45% of the voters have the following preference: A>B>C

35% of the voters think the following: B>C>A

and 20% of the voters think the following C>B>A

In this case, B is the winner of this election, because 35%+20% = 55% of the voters prefer B to A and 45%+35%=80% of the voters prefer B to C, which are all majorities.  So, in this case, you look at the preferences of one candidate to another.

As you can see, it is the same election, but determining the election winner in different ways will give two different winners.

So, how do we determine which method is better?

How do these let us determine which rule described above (plurality or majority) is more fair?  Well, Arrow’s impossibility theorem states that actually no such voting system can meet all of these principles.  Here are some problems with the two rules:

a) The plurality rule tends to break rule #4 a lot; the candidates who did not win end up affecting the election a lot, as what happens in the United States elections occasionally.  For example, in the Bush v. Gore election, the election in Florida was so close that had Ralph Nader not been on the ticket, Gore could have won decisively.  In this case, the voting method did not meet Arrow’s principles of fair voting.

b) The majority rule falls prey to the Condorcet Paradox, which states that the preferences of a population can end up being  irrational.

Say there are three voters and three candidates, our previous A, B, and C.  They have the following preferences:

Voter 1: A>B>C

Voter 2: B>C>A

Voter 3: C>A>B

So now we use the majority rule by pitting each candidate against one other:

A vs. B: A is preferable to B for 2/3 of the voters, so A wins.

B vs. C: B is preferable to C for 2/3 of the voters, so B wins.

C vs. A: C is preferable to A for 2/3 of the voters, so C wins.

So, A is more preferable than B, B is more preferable than C, and C is more preferable than A, or


But wait…that doesn’t make any sense.  This is an example where, even though the preferences of individual voters are very rational, when using the majority rule the preferences of the population become suddenly irrational.  This is a big problem for the majority rule.

So, does voting work?

Each one of Kenneth Arrow’s principles seems very logical and appealing, but at least one is violated in every voting system.  There are more preferable systems, but according to Arrow, there does not exist a perfect voting system that effectively takes the beliefs of all individual voters an consolidates them into one final decision.  What is interesting is how the amount of parties affects these principles.  What if we had only two parties?  Would the voting system be fairer?  What if we had no parties at all?  All food for (scientific) thought…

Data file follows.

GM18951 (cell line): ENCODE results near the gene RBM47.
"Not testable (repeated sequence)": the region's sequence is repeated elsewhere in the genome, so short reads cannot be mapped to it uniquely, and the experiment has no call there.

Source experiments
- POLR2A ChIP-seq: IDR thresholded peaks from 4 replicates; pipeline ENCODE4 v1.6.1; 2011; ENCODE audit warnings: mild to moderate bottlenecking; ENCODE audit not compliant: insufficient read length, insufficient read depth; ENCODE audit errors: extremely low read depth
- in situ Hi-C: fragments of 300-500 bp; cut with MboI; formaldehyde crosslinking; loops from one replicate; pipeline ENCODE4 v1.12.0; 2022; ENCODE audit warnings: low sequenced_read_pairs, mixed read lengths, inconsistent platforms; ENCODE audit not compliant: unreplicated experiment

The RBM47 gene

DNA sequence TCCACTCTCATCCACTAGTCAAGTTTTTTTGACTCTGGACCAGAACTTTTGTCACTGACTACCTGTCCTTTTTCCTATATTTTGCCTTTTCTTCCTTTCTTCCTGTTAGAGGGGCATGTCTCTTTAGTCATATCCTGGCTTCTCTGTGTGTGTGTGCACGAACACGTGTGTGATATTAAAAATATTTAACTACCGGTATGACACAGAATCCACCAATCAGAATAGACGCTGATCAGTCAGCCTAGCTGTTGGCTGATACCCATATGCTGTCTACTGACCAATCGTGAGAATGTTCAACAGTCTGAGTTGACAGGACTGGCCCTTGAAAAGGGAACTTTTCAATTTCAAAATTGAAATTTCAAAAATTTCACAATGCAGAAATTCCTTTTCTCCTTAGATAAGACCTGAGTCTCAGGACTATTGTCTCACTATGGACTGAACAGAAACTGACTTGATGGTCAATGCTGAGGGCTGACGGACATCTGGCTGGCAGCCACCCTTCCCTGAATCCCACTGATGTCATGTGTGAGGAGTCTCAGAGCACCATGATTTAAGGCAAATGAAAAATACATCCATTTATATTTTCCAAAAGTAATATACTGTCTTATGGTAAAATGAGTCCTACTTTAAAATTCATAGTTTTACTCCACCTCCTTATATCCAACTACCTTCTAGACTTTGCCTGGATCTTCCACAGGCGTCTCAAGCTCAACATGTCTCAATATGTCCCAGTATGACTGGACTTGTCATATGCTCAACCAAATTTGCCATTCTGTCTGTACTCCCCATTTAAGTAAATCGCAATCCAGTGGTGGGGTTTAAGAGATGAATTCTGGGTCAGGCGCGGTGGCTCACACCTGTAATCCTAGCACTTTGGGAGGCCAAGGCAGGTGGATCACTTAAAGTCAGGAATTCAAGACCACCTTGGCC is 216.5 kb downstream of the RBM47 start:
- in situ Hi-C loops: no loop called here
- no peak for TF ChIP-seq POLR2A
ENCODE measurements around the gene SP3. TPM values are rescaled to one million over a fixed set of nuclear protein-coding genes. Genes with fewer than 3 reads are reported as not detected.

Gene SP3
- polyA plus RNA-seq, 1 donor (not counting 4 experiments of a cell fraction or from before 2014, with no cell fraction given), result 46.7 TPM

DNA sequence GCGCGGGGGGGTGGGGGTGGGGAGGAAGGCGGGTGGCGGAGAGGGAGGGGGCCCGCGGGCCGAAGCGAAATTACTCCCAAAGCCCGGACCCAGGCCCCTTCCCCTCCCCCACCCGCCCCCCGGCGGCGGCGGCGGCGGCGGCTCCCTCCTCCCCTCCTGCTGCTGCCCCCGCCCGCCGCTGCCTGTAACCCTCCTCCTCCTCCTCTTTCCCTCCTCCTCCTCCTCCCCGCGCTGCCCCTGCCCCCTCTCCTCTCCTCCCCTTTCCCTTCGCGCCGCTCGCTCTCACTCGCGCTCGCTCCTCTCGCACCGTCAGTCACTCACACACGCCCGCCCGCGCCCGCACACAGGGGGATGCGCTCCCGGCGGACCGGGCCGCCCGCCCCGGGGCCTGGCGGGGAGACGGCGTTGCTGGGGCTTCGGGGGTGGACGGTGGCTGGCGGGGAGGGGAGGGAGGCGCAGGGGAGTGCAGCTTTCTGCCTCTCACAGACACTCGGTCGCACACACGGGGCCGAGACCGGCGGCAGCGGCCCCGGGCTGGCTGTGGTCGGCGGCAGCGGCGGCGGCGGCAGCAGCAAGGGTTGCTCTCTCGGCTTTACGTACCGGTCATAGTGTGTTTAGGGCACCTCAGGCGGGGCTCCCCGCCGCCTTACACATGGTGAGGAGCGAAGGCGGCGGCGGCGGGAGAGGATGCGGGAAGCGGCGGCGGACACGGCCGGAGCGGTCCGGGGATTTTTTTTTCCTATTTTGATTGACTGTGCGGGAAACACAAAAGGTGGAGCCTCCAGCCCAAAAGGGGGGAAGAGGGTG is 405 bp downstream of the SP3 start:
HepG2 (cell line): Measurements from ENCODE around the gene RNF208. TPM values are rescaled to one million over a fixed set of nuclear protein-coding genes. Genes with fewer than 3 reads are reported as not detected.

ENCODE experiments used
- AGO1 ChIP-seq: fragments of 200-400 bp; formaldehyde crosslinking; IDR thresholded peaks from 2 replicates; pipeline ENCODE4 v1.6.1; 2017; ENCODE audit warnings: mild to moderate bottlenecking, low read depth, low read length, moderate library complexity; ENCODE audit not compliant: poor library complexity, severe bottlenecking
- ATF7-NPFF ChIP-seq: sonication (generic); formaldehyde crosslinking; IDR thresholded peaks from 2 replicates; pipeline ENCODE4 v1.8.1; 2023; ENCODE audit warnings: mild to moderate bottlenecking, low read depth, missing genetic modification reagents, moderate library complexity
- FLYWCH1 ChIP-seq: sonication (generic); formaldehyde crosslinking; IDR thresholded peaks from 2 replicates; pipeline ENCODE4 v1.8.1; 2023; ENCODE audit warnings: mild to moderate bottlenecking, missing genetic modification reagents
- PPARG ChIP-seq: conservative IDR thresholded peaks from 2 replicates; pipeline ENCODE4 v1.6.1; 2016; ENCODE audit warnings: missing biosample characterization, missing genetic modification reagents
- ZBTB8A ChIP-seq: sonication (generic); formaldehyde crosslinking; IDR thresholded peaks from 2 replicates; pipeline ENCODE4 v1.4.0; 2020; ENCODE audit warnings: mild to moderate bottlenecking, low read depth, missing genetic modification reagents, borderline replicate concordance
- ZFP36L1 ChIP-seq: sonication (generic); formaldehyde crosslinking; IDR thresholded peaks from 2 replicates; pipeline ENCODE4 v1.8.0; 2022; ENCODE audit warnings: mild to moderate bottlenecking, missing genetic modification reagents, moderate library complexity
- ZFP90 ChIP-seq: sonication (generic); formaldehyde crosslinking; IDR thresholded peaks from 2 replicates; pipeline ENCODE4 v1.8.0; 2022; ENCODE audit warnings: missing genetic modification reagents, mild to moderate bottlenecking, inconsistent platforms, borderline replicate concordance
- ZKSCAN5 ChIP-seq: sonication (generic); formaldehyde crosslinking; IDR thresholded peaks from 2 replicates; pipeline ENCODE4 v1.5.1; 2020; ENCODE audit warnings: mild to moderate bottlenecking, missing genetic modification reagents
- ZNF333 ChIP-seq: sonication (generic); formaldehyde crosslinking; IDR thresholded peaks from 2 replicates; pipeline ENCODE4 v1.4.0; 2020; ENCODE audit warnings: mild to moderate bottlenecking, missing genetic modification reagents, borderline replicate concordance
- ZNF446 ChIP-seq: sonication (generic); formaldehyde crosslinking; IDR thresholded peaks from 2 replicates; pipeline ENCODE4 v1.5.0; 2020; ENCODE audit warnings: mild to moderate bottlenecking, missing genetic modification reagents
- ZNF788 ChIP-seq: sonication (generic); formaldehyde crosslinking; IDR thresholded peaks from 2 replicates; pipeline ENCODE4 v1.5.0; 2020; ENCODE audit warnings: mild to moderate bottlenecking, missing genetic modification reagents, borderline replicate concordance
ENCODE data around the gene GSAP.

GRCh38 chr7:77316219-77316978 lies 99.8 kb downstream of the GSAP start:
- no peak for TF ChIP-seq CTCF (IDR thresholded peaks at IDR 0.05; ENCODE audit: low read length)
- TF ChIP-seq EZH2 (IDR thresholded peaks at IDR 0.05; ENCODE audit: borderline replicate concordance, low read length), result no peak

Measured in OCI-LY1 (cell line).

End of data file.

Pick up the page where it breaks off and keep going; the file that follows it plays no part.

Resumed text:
For more information about voting, check out the previous post:

Works Cited

Combating Data Manipulation VIII: Correlation vs. Causation

“Correlation” and “Causation” are two words that are thrown around a lot when talking about data analysis and interpretation…but what do they actually mean?

What’s correlation?

Correlation is a statistical term that describes how closely two variables are related to each other.  This can most easily be shown on a linear graph:

File:Loi d'Okun.png

Found at:

The above graph shows a bunch of data points (ignore what the data points actually mean…this is just an example) and the line drawn through it is a best fit line, or a line that the people who drew this graph thought would best represent their data.  If the variables have a strong correlation, that means that those data points fit that line very well.  If the variables have a weak correlation, it means the data points fit the line a little bit.  Measures of correlation are used to determine how well related two variables are.

Here’s a list of weird correlations:  These variables have a relationship, as is clear from the graphs provided.

What’s causation?

Causation shows that a change in one variable causes a change in the other variable.  If you took a look at the Buzzfeed article, lemon imports are correlated with highway deaths, meaning that there is a relationship between the two, but anyone who said more lemons save lives on the road would be laughed at, because it’s silly to think that there is a causation.

So, what do people mean when they say correlation doesn’t imply causation?

They mean that just because two variables have a relationship does not mean that one causes the other.  One of the most common examples of this is the debate over whether vaccines cause autism.  While there is very little evidence to back this up, there are some graphs floating around the internet that show a clear correlation between diagnoses of autism and amounts of vaccinations.  But, just because these graphs show a positive linear slope does not mean that vaccines cause autism; this could be because as medical advances increase we are able to understand and diagnose more cases of autism, and separately medical advances cause us to develop more vaccines and that increased vaccination rates (for more information about vaccines, check out my recent post: